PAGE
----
03:44 Is it hypertonic inside the cell or is it hypertonic outside the cell. For reference here, we are putting the cells which are normal tonicity, normal amount of solute that we would have in our human body. And we're putting them in a glass full of water that is hypertonic.

    04:05 We're putting them in the ocean. There is lots and lots of solute in there.

    04:09 What is going to happen to the nett movement of water? Osmosis is going to go in which direction in this case? So because the solution outside the cell is hypertonic relative to the solution inside the cell the water in the cell is going to move out to try and dilute the external environment.

    04:33 Well, that's not going to be a good situation for the red blood cell because it's going to shrivel up and lose all of its water because it can never dilute the rest of the world.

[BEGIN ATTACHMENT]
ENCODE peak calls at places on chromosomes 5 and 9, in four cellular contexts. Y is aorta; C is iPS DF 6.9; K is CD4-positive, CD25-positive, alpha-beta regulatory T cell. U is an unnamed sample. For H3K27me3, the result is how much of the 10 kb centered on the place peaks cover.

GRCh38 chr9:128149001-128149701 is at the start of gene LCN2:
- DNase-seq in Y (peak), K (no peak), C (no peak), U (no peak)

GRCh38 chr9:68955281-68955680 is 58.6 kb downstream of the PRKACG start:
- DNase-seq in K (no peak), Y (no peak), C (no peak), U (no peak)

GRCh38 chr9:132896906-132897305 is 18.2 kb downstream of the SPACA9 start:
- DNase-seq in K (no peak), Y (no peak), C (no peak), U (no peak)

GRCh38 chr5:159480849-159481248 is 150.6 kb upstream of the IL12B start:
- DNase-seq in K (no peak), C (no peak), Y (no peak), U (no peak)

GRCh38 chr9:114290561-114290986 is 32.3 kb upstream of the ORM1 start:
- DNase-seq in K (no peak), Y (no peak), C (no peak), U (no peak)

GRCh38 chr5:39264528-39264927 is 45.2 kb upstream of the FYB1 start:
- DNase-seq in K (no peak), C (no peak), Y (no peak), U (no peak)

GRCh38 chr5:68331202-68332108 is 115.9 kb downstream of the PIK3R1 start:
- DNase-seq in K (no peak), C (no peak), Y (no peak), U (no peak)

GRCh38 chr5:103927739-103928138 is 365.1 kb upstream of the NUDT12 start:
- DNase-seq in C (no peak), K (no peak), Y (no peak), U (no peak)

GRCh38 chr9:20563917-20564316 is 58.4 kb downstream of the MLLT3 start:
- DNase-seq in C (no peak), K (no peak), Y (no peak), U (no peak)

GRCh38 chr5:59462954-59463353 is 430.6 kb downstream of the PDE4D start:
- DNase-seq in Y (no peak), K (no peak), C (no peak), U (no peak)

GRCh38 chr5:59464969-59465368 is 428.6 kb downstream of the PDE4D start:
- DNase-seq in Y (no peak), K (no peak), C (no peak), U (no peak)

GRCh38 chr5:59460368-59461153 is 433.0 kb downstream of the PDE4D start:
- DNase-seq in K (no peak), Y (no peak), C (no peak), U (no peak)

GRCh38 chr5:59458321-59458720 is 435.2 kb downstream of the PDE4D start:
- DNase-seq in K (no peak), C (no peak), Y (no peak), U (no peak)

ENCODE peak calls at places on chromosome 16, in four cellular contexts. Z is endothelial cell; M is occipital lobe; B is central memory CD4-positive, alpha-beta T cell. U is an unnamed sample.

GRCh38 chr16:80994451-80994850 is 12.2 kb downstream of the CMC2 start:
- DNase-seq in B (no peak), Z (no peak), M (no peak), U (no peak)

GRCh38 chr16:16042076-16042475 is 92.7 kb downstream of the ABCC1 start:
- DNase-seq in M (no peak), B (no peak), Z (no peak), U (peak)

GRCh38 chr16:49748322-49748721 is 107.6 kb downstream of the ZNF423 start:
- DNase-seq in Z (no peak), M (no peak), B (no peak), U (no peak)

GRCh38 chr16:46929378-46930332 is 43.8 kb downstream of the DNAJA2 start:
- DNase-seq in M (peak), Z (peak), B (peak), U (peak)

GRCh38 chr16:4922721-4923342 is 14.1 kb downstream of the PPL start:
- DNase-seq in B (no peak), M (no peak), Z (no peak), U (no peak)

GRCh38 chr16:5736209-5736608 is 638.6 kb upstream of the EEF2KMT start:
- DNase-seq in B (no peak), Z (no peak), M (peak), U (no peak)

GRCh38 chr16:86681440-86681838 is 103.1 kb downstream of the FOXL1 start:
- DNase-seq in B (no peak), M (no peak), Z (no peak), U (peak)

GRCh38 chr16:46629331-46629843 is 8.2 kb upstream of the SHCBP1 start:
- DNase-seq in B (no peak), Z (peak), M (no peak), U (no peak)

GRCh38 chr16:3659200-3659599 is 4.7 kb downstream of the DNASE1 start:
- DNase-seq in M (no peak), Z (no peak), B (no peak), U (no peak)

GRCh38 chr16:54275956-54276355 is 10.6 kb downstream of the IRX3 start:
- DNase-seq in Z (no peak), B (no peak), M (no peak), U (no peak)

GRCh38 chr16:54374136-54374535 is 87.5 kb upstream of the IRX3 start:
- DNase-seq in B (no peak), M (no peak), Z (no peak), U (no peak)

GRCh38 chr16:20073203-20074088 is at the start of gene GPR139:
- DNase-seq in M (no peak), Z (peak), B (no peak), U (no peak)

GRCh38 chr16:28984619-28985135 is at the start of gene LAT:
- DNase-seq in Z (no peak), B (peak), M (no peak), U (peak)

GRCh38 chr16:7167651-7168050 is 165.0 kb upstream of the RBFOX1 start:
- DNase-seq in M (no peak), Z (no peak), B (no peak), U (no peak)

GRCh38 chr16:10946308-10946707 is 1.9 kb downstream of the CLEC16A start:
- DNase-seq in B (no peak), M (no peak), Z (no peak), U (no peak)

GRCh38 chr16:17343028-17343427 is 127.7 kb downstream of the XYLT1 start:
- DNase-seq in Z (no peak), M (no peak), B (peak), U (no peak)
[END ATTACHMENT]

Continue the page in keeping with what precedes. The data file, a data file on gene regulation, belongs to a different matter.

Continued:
04:42 So, with reference, we're looking at the external environment here. So the external environment is hypertonic to the internal environment of the red blood cell which would be hypotonic relative to the external environment. I know this can get a little bit confusing but let's try again by looking at the opposite situation. Now, we've put our red blood cells that belong in a normal solution that we find in our body. Normal tonicity. It should be isotonic but somehow we are running out of solutes for the blood, right. We take our red blood cells and we put them in a hypotonic solution. So the hypotonic solution has less solutes than the solution inside the red blood cells. What's going to happen to water? Water is it going to move into the cell or is water going to move out of the cell? Well because the red blood cell has more solutes in it than the surrounding environment, water is going to rush into that cell in order to try and dilute the environment inside the cell and make it equal with that outside of the cell. We're headed towards isotonic.